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Memory Palace (version for percussion quartet)

About the work:

for percussion quartet and electronics
duration: 23 minutes

Commissioned by/Premiere:

Memory Palace was made possible by a grant from the American Composers Forum with funds provided by the Jerome Foundation and is dedicated to Owen Weaver.
Version for percussion quartet commissioned by the LA Percussion Quartet and premiered at Chapman University’s MUSCO Center for the Arts on April 10, 2016.

Score:

Contact me directly for score ASAP.
Download electronics.

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About the work:

When I was asked by the Los Angeles Percussion Quartet to write a new piece this past year, I realized it between a forthcoming new work for mezzo-soprano and percussion quartet and an existing solo percussion piece—Memory Palace—that it wasn’t quite my moment to write a third piece in that medium. However, as I spoke to the quartet and got a sense of their musicality and enthusiasm, the thought occurred to me perhaps I did have something additional to say. I suggested that Memory Palace, which is originally scored for solo percussionist and electronics, could become a brand new kind of work as a quartet. In the original version, one percussionist makes a series of new instruments out of found objects and performs live with resonant electronic drones. The downside of this is that the result winds up a one way dialogue between soloist and the drones. I wondered if by transcribing the drones acoustically—for vibraphone, marimbas, and Tibetan singing bowls—the work could take on a life as true chamber music, with each of the parts truly interacting with one another. In the process, a new connections were made: now that the piece features both found objects and more traditional percussion instruments, the piece becomes about the interaction between “found” and “traditional” instruments as much as anything else.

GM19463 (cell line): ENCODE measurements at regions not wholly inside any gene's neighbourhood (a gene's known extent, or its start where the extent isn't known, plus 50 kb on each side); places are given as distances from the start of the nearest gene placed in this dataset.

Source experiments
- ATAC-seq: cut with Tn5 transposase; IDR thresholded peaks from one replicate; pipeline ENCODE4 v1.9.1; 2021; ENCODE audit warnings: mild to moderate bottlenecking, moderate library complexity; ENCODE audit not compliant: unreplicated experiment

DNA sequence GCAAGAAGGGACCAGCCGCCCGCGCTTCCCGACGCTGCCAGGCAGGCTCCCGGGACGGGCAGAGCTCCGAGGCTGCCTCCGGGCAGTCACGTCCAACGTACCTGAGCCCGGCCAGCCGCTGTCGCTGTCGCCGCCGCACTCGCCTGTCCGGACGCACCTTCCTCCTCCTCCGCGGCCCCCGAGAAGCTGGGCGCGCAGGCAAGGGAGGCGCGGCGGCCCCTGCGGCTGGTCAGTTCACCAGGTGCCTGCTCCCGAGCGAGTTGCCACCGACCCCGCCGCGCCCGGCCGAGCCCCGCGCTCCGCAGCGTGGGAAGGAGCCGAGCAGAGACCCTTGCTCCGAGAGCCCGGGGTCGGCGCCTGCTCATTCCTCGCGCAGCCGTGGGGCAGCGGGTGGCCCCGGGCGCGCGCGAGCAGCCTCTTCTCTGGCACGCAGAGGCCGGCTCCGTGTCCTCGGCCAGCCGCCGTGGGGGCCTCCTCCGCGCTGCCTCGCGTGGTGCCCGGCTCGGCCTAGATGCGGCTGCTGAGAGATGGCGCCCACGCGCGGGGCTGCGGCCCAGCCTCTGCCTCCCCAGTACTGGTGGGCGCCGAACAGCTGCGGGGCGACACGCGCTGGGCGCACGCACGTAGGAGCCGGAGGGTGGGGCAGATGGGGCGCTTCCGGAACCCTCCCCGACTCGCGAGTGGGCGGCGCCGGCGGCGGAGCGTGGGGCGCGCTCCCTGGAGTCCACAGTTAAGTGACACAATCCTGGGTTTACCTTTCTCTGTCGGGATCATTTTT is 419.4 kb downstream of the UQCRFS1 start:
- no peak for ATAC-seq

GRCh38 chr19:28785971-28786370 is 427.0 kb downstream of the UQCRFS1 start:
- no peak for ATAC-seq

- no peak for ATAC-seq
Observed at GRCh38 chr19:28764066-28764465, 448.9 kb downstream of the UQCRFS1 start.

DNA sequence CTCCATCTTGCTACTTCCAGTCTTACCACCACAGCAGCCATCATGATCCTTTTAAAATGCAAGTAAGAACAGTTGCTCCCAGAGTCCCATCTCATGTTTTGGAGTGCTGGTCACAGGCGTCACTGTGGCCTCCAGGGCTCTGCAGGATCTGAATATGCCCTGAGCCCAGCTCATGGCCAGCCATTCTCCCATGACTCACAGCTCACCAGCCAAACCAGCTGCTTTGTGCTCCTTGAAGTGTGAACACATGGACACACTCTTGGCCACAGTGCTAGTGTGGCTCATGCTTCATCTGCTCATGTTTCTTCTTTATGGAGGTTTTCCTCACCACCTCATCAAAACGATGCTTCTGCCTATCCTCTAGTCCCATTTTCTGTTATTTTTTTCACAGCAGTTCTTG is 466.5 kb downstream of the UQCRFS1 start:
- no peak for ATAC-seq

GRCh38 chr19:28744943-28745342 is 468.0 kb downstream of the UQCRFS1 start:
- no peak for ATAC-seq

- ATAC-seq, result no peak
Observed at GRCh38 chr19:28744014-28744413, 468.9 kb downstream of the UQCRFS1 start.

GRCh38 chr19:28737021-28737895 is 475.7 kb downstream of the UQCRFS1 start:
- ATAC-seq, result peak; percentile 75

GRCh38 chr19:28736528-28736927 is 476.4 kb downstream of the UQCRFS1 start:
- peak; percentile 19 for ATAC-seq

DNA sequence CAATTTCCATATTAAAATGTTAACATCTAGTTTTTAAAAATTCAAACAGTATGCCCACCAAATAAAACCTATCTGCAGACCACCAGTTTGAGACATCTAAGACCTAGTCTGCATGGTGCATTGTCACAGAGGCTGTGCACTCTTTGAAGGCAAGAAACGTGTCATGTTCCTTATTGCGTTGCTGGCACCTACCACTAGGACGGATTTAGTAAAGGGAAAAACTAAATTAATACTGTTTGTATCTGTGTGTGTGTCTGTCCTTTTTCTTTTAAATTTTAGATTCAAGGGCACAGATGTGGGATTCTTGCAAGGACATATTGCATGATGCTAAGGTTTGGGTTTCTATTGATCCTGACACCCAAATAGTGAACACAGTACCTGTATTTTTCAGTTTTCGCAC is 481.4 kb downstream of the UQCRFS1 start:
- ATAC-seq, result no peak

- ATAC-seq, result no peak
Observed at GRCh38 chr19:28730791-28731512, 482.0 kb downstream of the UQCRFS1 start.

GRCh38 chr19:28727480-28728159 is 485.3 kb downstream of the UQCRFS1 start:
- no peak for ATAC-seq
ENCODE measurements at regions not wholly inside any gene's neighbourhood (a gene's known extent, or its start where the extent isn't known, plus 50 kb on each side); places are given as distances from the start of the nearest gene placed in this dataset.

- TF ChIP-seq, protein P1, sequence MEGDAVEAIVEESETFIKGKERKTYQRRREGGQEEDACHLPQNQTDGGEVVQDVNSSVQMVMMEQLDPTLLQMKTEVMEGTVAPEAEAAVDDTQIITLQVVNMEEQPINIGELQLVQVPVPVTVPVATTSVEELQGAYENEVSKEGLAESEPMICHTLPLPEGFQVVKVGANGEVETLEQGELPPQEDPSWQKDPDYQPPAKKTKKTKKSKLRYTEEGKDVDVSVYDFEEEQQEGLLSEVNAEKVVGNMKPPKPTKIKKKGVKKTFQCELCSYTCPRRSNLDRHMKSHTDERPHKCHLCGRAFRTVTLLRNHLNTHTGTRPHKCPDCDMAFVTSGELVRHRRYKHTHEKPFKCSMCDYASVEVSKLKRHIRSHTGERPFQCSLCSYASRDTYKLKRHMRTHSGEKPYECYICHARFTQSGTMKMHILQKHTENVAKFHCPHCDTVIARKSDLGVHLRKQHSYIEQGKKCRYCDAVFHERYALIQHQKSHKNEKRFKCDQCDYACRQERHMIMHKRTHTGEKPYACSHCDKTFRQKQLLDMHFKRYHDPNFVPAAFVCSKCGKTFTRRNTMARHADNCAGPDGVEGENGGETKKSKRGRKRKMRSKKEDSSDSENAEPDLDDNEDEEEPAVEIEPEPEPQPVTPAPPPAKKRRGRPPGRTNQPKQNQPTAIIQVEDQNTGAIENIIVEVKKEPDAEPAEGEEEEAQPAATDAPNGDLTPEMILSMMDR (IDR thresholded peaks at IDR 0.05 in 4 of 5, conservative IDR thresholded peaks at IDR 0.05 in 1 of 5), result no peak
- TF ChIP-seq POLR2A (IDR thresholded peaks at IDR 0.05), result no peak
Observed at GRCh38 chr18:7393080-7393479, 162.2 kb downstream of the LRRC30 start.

— Christopher Cerrone, Fall 2015, Rome

Almost every object struck, plucked, or blown in Memory Palace, a 22-minute work for amplified percussion and electronics, has to be made by the percussionist. The rest—a few bars from a glockenspiel, three high-pitched crotales, and the kick from a drum set—have been disembodied from their original context.

In the first movement, “Harriman,” the performer plucks a re-strung guitar lying on its back—a kind of makeshift dulcimer. The second movement, “Power Lines” is scored for seven slats of wood, carefully tuned by sawing them to the correct length. The third, “Foxhurst”, is a forest of bells: tuned metal pipes alongside the aforementioned glockenspiel bars and crotales. The fourth movement, “L.I.E.”, adds even more wooden slats, creating polyphony from the homophony of “Power Lines”. The last movement, “Claremont”, features six blown bottles, tuned to different pitches with varying amounts of water. In each movement, the percussionist also triggers a series of electronic drones using an foot pedal, a resonant background aura that enhances the live music throughout.

Each movement is titled for a personally important place. Harriman, NY is where I spent a week camping with two of the musicians who have most influenced me. Against the crickets of the woods, I imaged music of simplicity and familiarity. “Power Lines” is a hard grid of glowing high-voltage wires, their intersecting patterns seen from a moving car. “Foxhurst” is named for the street I grew up on, and uses the wind chimes which rang throughout my childhood. “L.I.E” (Long Island Expressway) is another automotive movement, evoking the rumble strips on the side of a highway, their rhythmic pulsing playing against steady drone of the car’s motor. “Claremont” is the street of my college—with another close friend, I had tuned two full octaves of beer bottles where we kept them as a household instrument.

By stringing these places together, I wanted to create a memory palace, a virtual series of locations I can “walk” through in my head, remember some important things from my life and how they have shaped me.